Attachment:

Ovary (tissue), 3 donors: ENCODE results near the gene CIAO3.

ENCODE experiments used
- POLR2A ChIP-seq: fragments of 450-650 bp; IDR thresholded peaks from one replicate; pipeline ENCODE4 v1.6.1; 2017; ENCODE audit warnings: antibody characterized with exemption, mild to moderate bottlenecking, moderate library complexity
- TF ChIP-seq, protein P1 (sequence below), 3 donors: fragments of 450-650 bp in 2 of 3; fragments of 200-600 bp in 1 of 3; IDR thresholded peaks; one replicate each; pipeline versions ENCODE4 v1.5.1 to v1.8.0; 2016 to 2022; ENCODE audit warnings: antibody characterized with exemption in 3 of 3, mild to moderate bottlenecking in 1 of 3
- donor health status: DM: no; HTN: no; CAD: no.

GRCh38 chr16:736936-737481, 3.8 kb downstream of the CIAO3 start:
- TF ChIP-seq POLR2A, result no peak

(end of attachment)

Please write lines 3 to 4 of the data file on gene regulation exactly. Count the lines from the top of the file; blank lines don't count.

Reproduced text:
- POLR2A ChIP-seq: fragments of 450-650 bp; IDR thresholded peaks from one replicate; pipeline ENCODE4 v1.6.1; 2017; ENCODE audit warnings: antibody characterized with exemption, mild to moderate bottlenecking, moderate library complexity
- TF ChIP-seq, protein P1 (sequence below), 3 donors: fragments of 450-650 bp in 2 of 3; fragments of 200-600 bp in 1 of 3; IDR thresholded peaks; one replicate each; pipeline versions ENCODE4 v1.5.1 to v1.8.0; 2016 to 2022; ENCODE audit warnings: antibody characterized with exemption in 3 of 3, mild to moderate bottlenecking in 1 of 3